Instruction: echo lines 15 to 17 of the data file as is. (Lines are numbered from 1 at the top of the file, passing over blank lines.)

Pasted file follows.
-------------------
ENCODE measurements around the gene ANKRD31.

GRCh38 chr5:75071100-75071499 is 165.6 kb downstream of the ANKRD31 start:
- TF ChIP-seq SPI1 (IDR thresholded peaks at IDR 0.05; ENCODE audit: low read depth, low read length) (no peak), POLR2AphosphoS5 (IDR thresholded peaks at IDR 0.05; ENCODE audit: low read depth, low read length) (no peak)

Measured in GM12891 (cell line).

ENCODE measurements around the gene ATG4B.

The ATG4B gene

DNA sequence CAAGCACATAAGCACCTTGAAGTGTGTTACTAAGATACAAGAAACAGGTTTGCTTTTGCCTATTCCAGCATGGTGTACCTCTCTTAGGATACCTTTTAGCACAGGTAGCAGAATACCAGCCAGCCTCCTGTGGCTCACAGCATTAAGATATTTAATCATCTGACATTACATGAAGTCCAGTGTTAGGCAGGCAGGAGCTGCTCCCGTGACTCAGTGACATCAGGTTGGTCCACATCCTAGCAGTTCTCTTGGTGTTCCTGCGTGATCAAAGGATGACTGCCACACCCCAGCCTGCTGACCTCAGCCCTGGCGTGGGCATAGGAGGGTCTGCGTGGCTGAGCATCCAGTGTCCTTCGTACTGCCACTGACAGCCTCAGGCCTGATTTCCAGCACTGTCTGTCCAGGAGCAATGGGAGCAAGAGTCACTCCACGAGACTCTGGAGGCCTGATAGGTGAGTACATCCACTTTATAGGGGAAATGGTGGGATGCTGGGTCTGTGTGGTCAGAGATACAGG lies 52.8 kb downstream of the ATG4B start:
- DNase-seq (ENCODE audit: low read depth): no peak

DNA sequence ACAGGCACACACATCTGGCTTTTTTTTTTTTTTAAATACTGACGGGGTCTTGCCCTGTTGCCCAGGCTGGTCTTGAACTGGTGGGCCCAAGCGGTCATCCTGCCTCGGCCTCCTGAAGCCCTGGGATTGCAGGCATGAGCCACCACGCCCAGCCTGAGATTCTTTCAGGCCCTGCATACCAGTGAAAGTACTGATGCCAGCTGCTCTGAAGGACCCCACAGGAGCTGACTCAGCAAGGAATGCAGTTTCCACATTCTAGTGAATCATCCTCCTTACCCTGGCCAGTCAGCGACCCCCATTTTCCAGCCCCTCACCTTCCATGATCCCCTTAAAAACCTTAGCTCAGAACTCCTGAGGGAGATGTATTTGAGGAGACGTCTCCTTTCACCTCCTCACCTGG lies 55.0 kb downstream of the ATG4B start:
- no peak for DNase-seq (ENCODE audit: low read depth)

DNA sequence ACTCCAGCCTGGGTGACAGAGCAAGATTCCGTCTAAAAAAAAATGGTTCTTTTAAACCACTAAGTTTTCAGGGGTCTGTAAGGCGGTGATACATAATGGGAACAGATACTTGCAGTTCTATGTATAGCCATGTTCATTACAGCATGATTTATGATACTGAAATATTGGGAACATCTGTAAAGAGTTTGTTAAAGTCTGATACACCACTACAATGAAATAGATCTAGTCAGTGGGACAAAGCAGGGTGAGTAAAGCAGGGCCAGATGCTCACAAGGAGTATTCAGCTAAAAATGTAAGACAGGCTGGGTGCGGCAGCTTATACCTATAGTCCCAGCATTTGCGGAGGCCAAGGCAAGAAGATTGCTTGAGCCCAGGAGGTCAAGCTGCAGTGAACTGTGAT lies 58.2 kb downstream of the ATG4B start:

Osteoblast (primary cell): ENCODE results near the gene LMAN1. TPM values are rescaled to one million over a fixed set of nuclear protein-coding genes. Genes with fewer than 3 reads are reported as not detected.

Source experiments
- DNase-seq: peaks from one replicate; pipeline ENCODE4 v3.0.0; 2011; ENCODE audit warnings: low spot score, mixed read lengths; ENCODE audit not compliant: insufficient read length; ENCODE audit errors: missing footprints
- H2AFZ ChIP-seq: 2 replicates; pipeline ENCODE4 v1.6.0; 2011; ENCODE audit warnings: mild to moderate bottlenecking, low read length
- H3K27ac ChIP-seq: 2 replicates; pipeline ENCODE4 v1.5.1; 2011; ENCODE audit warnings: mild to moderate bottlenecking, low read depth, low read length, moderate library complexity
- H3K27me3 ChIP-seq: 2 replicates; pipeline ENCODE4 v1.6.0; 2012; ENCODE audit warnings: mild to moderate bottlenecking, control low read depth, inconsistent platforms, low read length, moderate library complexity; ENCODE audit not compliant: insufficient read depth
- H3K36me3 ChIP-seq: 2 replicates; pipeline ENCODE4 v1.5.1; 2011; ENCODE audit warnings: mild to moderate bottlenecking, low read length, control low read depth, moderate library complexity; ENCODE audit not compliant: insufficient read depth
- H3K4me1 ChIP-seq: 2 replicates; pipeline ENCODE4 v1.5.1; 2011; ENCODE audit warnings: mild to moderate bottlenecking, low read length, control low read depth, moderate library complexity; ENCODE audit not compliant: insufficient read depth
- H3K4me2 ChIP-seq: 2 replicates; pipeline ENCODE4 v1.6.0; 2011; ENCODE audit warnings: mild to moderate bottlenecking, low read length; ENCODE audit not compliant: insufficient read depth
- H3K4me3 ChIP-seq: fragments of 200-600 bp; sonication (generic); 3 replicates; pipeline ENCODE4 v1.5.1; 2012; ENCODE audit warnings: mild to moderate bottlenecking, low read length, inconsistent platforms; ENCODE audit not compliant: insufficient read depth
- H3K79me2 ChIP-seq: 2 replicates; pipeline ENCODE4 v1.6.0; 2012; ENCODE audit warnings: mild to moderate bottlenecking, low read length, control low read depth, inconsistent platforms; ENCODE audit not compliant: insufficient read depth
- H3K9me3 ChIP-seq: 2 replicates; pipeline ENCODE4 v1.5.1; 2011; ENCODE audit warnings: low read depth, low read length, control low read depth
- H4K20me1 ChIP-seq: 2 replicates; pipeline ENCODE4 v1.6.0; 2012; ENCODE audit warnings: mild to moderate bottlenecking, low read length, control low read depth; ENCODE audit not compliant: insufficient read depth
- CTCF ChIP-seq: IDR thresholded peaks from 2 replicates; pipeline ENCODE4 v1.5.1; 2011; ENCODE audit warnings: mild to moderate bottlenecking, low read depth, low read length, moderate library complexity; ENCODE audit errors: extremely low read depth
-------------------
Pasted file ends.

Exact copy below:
- H2AFZ ChIP-seq: 2 replicates; pipeline ENCODE4 v1.6.0; 2011; ENCODE audit warnings: mild to moderate bottlenecking, low read length
- H3K27ac ChIP-seq: 2 replicates; pipeline ENCODE4 v1.5.1; 2011; ENCODE audit warnings: mild to moderate bottlenecking, low read depth, low read length, moderate library complexity
- H3K27me3 ChIP-seq: 2 replicates; pipeline ENCODE4 v1.6.0; 2012; ENCODE audit warnings: mild to moderate bottlenecking, control low read depth, inconsistent platforms, low read length, moderate library complexity; ENCODE audit not compliant: insufficient read depth